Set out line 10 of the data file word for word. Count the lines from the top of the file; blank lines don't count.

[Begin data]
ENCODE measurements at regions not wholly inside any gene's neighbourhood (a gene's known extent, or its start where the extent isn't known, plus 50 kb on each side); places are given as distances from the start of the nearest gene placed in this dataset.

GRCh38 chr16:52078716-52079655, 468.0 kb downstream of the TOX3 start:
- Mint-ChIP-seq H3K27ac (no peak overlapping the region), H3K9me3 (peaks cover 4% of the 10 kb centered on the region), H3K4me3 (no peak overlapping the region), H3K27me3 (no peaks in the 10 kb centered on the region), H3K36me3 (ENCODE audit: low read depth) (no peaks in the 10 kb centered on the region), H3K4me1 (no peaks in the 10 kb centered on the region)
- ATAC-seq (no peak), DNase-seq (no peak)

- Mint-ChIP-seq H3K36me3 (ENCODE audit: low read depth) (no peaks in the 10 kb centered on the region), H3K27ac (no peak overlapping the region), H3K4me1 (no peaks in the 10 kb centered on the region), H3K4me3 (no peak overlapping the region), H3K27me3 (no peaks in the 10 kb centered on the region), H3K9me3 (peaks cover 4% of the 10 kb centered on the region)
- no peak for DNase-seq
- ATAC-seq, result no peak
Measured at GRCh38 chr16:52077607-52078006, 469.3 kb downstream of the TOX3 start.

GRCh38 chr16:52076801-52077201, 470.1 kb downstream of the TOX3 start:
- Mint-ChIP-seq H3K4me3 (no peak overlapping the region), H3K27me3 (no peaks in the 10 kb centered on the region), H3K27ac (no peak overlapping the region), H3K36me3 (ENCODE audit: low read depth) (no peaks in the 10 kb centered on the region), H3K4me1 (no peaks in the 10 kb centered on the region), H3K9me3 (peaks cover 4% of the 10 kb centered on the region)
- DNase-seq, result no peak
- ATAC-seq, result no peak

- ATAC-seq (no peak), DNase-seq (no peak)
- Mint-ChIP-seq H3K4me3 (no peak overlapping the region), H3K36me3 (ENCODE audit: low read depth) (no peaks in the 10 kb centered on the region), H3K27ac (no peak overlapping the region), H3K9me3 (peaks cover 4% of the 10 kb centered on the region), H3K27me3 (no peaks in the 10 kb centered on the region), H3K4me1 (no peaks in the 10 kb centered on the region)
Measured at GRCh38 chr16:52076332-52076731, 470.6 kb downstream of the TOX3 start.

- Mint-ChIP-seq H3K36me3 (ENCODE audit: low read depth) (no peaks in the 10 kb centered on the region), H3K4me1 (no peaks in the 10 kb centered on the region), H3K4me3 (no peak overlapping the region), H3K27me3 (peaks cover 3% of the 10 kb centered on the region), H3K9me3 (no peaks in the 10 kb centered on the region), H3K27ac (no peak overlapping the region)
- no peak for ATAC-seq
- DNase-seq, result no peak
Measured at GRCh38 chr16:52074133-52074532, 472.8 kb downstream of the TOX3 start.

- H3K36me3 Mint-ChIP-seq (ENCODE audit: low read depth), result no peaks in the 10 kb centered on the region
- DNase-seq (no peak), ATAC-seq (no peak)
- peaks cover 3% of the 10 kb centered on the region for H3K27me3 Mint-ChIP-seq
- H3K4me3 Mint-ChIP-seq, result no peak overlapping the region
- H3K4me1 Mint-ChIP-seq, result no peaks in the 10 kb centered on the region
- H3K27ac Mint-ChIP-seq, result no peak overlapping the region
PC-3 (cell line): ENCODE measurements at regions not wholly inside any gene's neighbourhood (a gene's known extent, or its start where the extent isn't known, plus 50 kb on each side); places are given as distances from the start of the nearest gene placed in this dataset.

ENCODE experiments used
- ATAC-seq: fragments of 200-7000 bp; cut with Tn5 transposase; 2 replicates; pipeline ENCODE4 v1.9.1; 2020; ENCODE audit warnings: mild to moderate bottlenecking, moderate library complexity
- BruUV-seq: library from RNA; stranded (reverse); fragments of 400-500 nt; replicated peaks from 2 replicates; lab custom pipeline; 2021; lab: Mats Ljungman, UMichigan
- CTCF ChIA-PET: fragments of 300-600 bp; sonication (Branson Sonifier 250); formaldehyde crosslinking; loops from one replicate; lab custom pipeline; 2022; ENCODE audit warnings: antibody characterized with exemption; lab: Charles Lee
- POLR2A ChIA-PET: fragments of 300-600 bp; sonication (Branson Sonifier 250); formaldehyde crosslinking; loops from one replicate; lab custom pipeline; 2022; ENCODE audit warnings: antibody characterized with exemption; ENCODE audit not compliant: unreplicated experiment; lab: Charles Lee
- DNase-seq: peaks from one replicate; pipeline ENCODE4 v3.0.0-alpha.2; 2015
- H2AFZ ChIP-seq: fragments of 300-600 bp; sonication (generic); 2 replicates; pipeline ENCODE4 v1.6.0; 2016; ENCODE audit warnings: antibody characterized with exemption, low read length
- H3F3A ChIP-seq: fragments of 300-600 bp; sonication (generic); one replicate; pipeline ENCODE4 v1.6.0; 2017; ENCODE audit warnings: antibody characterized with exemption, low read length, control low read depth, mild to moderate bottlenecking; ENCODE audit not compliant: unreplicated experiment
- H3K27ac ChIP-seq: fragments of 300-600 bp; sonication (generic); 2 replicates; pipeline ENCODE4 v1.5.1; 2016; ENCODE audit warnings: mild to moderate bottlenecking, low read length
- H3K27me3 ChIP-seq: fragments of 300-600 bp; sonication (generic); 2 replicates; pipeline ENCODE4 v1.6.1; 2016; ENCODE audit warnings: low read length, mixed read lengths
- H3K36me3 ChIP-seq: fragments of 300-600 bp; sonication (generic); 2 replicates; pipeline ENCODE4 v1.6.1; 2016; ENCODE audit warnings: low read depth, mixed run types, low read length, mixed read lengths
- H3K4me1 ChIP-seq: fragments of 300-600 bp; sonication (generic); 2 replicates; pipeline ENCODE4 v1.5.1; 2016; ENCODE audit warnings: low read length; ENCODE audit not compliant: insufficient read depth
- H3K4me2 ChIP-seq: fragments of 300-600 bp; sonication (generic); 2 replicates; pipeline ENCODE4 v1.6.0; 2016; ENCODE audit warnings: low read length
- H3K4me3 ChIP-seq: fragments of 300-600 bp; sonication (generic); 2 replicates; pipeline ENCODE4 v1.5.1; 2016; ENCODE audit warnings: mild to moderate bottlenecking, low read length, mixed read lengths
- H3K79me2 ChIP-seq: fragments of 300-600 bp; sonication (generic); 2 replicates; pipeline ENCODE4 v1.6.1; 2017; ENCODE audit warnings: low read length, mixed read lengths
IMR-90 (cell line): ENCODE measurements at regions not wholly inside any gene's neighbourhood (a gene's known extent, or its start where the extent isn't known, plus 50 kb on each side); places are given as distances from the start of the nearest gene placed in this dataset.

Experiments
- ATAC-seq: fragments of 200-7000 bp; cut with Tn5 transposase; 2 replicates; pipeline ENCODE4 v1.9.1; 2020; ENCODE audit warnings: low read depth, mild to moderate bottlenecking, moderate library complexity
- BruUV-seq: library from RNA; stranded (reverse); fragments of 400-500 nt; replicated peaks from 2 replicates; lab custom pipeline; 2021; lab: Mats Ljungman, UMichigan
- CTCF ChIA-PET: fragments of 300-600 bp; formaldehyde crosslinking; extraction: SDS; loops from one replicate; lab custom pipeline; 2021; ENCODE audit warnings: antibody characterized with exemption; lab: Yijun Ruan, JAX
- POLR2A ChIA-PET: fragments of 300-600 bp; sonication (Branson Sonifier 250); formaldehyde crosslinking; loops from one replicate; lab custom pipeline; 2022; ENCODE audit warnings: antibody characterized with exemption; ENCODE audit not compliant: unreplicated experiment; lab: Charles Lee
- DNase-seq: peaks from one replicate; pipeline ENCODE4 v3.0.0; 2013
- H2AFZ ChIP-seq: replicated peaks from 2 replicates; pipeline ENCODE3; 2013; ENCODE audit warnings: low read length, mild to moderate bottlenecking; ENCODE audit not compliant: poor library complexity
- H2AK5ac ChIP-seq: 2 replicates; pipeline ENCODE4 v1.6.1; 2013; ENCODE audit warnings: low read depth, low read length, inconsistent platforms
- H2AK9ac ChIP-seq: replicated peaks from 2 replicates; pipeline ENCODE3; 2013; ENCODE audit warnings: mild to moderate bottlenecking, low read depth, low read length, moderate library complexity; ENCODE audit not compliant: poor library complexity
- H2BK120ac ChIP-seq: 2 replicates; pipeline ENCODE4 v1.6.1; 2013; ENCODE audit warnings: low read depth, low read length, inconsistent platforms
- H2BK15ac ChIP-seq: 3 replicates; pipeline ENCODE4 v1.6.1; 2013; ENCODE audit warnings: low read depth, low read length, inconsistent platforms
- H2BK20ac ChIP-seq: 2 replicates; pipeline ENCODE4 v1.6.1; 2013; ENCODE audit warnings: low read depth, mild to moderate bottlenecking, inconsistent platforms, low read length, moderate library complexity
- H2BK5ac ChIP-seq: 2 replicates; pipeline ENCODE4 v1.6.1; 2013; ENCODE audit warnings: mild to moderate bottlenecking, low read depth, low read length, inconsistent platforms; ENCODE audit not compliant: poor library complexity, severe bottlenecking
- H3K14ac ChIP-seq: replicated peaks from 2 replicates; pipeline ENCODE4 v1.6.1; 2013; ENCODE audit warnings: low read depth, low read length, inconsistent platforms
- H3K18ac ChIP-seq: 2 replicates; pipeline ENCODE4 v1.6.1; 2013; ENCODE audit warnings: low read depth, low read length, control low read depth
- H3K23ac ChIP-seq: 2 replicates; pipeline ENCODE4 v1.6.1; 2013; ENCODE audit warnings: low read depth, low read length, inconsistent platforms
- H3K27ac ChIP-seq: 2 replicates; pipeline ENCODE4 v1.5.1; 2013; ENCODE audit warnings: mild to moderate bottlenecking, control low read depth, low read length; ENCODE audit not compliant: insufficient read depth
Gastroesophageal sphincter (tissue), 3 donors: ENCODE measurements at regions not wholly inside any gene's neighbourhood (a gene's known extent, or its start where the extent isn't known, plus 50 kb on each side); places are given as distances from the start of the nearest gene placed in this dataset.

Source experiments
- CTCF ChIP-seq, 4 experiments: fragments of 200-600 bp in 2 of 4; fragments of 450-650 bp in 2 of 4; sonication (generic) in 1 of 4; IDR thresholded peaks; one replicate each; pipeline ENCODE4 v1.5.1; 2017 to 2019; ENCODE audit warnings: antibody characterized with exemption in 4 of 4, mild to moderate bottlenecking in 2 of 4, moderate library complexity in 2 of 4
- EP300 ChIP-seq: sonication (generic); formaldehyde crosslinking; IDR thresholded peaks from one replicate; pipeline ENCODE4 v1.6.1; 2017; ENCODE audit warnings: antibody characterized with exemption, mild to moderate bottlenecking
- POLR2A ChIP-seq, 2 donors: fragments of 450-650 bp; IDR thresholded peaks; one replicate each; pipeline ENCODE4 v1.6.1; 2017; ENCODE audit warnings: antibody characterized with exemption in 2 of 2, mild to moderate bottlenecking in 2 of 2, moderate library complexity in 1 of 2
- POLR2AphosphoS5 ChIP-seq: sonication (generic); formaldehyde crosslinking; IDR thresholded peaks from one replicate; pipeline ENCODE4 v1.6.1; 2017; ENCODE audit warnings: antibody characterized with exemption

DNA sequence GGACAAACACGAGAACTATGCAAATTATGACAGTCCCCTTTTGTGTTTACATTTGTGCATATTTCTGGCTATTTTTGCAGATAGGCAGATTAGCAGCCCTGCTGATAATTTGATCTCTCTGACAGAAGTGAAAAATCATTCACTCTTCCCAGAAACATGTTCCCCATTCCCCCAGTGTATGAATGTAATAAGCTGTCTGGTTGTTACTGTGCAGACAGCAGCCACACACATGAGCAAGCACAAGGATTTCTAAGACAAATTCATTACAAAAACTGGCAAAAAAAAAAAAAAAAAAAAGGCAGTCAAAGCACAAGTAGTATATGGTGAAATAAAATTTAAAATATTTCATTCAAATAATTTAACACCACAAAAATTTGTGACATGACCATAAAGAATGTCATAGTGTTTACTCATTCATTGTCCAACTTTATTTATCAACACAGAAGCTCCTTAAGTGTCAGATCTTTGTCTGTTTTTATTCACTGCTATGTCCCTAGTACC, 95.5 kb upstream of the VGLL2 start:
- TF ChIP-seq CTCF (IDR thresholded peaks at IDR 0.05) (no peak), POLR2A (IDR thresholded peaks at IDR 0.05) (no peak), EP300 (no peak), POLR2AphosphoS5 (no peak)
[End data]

- Mint-ChIP-seq H3K4me3 (no peak overlapping the region), H3K27me3 (no peaks in the 10 kb centered on the region), H3K27ac (no peak overlapping the region), H3K36me3 (ENCODE audit: low read depth) (no peaks in the 10 kb centered on the region), H3K4me1 (no peaks in the 10 kb centered on the region), H3K9me3 (peaks cover 4% of the 10 kb centered on the region)